Higher amounts of iron were found at the white matter–cortical grey matter junction in the iron staining (Fig. 1, blue arrows). Here, the iron was also located primarily within oligodendrocytes and myelin sheaths. This finding was reflected by increased R2* and a generally decreased phase in the MRI consistent with previous work from our group (Fukunaga et al., 2010).
Of note, but outside the focus of the present paper, the substantia nigra (black arrows) and the red nucleus (red arrows) in the MRI and iron maps contained the highest amounts of iron at this section level, as these nuclei were intensely stained by iron histochemistry. They are reflected by a hyperintense R2* and varying (high/low) phase signal, consistent with earlier findings (Yao et al., 2009).
Streaks and spots of high R2* and low phase signal are indicated with purple arrows in the R2* (bright signal) and phase MRI (dark signal) (Fig. 1). These features occur particularly in large veins (thalamostriatal vein, internal cerebral vein, basal vein). However, iron histochemistry did not reveal intense perivascular iron accumulation in these regions.
Figure 2 shows a portion of normal-appearing white matter from Case MS-2. In general, similar to the non-multiple sclerosis donor brain, high amounts of iron were found at the white matter–cortical grey matter junction (red arrows in the iron staining). Although not as pronounced as in the normal white matter of the non-multiple sclerosis brain, this pattern was also seen in the MRI R2* and phase data (red arrows in the R2* and phase images).
Patchy hyperintense signal in the R2* image matching with hypointense signal in phase-MRI was also seen in the deep normal-appearing white matter. An example of such an area is indicated by the light-blue box in the MRI maps. Iron and ferritin stainings appear to mimic the MRI data, and suggest a focal iron deposit that may have resulted from a microhaemorrhage. The latter is confirmed by a blue precipitation in the Perl's staining (Fig. 2A).
Patchy low iron content in the presence of well-preserved myelin (proteolipid protein immunohistochemistry), moderate activation of microglia (CD68 IHC) and MRI R2* and phase changes were also seen. In some regions, noise amplification was seen in the phase image, and attributed to insufficient local sensitivity of the receive array; hence, caution needs to be taken of the interpretation of the signal in these regions. To demonstrate the cellular localization of the observed iron (high magnification), iron and TPPP/p25 as well as ferritin and TPPP/p25 stainings, obtained from the area indicated with the red box, are shown in Fig. 2B and C. In this area, iron and ferritin were found within oligodendrocytes and myelin sheaths. As a demonstration of the former, the double staining of iron (brown) and the oligodendrocyte marker TPPP/p25 (blue) show how oligodendrocytes store iron within their cytoplasm. The double staining confocal microscopy of ferritin (green) and TPPP/p25 (red) indicates that many, although not all, of the ferritin-containing cells are oligodendrocytes. However, there are also cells with microglial morphology expressing ferritin in this region (green branched cells), and also virtually ferritin-free oligodendrocytes.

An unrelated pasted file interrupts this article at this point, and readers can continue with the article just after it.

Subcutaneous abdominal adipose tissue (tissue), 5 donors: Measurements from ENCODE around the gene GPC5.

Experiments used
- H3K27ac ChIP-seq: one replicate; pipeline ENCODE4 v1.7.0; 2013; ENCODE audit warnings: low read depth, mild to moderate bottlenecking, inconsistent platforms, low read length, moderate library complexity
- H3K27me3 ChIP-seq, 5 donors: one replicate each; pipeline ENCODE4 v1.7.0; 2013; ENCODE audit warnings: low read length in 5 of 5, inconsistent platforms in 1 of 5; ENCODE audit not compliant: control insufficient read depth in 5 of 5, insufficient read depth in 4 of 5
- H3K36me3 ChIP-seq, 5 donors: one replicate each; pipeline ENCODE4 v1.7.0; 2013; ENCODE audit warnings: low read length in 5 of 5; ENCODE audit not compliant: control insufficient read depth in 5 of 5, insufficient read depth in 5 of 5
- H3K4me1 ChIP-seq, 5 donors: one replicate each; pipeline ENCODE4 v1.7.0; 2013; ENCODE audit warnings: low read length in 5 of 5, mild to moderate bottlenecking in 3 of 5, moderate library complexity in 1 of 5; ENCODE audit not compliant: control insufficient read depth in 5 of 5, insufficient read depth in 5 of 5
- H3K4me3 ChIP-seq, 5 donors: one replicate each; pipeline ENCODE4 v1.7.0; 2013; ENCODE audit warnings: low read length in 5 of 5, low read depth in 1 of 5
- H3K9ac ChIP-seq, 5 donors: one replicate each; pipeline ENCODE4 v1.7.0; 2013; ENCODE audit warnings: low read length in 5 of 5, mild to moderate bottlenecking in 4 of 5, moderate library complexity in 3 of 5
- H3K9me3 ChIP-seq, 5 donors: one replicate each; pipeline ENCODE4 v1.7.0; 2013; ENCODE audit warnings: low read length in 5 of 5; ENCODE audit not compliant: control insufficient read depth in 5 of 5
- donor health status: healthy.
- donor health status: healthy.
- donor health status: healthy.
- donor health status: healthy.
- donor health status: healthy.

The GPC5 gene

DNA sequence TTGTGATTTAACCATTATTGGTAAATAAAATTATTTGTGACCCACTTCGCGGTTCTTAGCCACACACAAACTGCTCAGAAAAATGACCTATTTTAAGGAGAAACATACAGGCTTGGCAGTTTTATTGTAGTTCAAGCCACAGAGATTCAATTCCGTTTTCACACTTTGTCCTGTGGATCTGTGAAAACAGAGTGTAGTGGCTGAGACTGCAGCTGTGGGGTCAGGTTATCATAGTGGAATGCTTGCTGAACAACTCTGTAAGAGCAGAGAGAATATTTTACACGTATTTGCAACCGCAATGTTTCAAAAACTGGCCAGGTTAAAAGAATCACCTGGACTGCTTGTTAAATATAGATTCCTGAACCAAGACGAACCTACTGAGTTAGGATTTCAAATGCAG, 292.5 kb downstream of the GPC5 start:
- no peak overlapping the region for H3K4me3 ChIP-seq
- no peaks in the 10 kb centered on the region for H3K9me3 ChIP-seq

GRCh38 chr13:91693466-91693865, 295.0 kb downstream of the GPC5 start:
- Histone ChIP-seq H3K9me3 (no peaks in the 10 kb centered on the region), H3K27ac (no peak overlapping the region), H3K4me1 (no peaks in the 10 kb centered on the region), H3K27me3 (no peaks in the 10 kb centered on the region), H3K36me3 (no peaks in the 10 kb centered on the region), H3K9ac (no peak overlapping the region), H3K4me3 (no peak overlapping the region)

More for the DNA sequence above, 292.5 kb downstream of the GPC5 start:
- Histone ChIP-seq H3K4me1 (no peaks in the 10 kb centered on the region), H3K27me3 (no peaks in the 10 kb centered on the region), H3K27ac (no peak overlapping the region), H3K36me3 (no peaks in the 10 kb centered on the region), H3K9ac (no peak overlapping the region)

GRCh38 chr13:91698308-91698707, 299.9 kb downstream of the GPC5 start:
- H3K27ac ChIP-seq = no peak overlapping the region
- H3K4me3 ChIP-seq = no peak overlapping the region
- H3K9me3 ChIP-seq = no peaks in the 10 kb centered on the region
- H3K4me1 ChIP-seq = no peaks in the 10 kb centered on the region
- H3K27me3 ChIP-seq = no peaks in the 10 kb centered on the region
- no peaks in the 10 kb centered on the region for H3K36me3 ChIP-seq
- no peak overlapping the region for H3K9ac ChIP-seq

Figures 3–5 show side by side, the appearance of the three selected white matter lesions, namely WML-1, WML-2 and WML-3, in 7 T R2* and phase-MRI as well as the corresponding stains for non-haem iron, ferritin, ferritin-L, activated microglia and macrophages (CD68), and myelin (proteolipid protein).
Conventional MRI sequences at 3 T classified all three lesions as chronic lesions due to their hyperintense signal in T2-weighted images and their hypointense signal in the T1-based magnetization prepared rapid acquisition gradient echo (images not shown).
By histopathology, all three white matter lesions were classified as slowly expanding lesions (Lassmann, 2008). The core of all three white matter lesions showed complete demyelination detected by proteolipid protein staining, moderate axonal rarefication (phosphorylated neurofilament staining, data not shown), astroglial scar tissue (glial fibrillary acid protein staining, not shown) and sparse inflammatory infiltrates (CD68 staining). The white matter lesion rim showed microglia and macrophage activation as seen from CD68 upregulation, and low to moderate demyelinating activity, assessed by myelin degradation products within the lysosomes of macrophages visualized by Klüver-PAS staining (data not shown). WML-2 was a coalescing lesion with sparse demyelinating activity at the site of coalescence, which is marked by the blue arrows in Fig. 4. The outer edges of the lesion (red arrows) were inactive.